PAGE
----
When you need to copy files over a network, plenty of different tools and protocols can be used. FTP is likely the best known of these protocols. However, FTP is dated and insecure technology. SFTP and SFTP are more secure and will give you the protection you require. But for the best in both security and speed, SCP is probably the very best technology you can use. There’s only one problem with using SCP. There are far too many products available and picking the best one can quickly turn out to be a daunting task. To assist you in choosing the best SCP server software, we’ve compiled a list of some of the best SCP server software and we’re about to review each one of them.
We’ll begin our discussion today by having a look at SCP. Without going too technical, we’ll do our best to explain what it is, where it’s coming from and how it works. We’ll then briefly discuss the other file transfer technologies that are available. It will help us better compare the different products as some of our best SCP servers also support other protocols. We’ll also talk about how SCP differs from other secure file transfer systems. And finally, we’ll be reviewing some of the very best SCP server software.
SCP In A Nutshell
SCP stands for Secure CoPy. It is, as its name suggests, a way to securely copy files from one computer to another. At its base, SCP is a file copy technology, much like copying a file from one directory to another—using the copy command, for instance. The main difference is that while copy copies a file from one directory to another on a computer, SCP can copy them between different computers. SCP is based on the Berkeley RCP (Remote Copy) command to which it adds a security component which we’ll discuss in a moment. RCP is typically used to copy files over a secure network whereas SCP is used when copying files over insecure networks, such as public networks or the Internet.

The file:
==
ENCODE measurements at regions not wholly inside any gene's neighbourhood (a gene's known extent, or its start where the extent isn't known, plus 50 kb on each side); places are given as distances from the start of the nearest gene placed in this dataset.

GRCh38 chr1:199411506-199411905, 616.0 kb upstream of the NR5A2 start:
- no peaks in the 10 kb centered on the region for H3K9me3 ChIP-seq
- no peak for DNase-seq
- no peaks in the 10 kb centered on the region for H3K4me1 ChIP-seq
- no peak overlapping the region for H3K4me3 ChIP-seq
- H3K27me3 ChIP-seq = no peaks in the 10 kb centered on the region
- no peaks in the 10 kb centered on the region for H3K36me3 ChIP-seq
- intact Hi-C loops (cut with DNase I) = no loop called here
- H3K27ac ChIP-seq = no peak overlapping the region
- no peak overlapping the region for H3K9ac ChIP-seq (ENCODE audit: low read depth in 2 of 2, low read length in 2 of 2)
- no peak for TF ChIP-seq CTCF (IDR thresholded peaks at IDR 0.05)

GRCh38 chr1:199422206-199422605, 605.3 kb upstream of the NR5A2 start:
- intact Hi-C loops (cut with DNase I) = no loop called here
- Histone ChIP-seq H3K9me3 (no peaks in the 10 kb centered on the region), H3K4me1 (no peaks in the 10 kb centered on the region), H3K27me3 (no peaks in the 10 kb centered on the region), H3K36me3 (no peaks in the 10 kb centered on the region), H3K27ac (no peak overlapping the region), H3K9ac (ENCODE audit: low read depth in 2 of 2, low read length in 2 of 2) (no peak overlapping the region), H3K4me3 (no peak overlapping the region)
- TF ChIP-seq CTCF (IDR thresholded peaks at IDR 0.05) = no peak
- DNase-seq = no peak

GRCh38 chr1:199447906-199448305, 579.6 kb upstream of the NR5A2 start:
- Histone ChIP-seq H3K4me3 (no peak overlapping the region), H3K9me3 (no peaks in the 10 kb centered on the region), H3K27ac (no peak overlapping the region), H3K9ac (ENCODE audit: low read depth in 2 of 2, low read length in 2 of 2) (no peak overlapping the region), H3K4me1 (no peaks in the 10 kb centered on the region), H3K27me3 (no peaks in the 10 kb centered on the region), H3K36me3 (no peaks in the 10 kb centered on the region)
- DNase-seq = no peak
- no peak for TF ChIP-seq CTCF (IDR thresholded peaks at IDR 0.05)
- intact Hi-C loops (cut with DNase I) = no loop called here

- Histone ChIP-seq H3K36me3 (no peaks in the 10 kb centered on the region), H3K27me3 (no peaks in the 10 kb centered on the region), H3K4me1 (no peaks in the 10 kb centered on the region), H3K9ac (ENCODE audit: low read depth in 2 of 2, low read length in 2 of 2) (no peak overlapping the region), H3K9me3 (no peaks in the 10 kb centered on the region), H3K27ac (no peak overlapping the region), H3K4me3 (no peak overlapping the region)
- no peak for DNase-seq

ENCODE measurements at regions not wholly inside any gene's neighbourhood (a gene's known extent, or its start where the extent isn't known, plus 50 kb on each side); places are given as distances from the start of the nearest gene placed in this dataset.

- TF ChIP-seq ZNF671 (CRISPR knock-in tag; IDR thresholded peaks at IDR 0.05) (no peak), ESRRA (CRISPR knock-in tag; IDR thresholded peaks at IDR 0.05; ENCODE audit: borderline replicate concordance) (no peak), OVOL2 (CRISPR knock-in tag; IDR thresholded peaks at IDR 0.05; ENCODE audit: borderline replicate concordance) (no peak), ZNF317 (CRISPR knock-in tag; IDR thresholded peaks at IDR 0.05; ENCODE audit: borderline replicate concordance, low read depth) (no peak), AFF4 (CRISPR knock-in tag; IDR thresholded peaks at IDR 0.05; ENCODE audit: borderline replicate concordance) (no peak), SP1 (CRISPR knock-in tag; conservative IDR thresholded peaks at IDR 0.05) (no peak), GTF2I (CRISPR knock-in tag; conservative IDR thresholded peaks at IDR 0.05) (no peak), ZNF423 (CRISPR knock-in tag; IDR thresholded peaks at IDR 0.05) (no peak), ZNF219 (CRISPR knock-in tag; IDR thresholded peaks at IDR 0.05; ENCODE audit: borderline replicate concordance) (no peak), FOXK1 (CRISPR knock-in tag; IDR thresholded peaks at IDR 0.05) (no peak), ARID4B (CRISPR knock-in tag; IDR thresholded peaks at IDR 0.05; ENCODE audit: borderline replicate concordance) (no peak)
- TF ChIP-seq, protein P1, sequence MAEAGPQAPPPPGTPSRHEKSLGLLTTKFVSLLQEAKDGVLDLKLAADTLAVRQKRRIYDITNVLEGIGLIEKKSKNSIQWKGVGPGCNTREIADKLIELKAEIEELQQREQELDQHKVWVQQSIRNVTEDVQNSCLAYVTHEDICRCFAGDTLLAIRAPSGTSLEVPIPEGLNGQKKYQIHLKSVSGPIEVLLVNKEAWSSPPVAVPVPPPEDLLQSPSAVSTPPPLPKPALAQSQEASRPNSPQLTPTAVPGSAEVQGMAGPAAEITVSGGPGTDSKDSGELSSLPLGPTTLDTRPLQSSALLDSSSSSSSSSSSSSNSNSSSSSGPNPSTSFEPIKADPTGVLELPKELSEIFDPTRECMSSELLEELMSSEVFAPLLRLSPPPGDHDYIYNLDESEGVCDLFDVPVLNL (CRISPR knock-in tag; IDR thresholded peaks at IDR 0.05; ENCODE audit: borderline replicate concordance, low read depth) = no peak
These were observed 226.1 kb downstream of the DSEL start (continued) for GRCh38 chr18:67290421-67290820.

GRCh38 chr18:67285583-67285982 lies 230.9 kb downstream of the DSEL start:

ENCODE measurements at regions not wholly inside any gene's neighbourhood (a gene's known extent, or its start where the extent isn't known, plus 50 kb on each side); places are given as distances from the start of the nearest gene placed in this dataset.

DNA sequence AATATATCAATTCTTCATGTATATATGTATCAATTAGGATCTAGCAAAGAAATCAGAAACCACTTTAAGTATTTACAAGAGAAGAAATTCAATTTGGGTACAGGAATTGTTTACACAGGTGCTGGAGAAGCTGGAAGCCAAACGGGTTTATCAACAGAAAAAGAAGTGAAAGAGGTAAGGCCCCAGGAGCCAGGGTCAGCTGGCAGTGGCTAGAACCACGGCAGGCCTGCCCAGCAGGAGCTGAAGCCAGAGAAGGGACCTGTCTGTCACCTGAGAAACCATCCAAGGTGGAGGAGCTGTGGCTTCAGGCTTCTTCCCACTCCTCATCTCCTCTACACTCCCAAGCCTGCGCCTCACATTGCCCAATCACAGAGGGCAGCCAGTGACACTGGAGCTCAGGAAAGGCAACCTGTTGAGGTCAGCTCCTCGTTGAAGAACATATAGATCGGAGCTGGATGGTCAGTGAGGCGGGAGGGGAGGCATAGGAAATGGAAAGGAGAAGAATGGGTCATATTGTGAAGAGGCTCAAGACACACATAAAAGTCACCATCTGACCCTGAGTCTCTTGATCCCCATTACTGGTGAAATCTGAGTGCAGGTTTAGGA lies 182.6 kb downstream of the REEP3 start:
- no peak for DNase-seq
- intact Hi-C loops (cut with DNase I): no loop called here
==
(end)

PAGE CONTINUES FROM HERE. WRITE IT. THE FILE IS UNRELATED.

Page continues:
SCP can be used to copy files between any two computers as long as both are equipped with the proper software. The computer from where the command is launched runs an SCP client while the computer where the files are copied to or from runs an SCP server. The server vs client distinction has nothing to do with the direction of the transfer. A file can be copied from the client to the server or from the server to the client. In fact, a client could launch a direct transfer between two servers. Some SCP software can perform both the server and the client functions while others are dedicated to one or the other.
A Word About SSH
The security of SCP is achieved by encapsulating the process within a Secure Shell (SSH) session. Secure Shell is a cryptographic network protocol created to operate network services securely over an unsecured network. Its most common application is remote command-line login. SSH is also the name of an application that can be used to remotely connect to a system’s console. SSH can also be used for remote command execution—as is the case with SCP, but any network service can be secured with it.
The security of SSH is achieved through the use of public-key cryptography to authenticate the remote computer. There are a few ways SSH can be used. It can, for instance, use automatically generated public-private key pairs to simply encrypt a network connection, and then use password authentication to log on. This is how SCP uses SSH for encryption. The SSH component is normally transparent to the user of the SCP command who just specifies a source and destination along with login credentials to the destination.
Here’s what a typical use of the SCP command looks like:
Copying file to host:
scp SourceFile user@host:directory/TargetFile
Copying file from host:
scp user@host:directory/SourceFile TargetFile
Other File Transfer Systems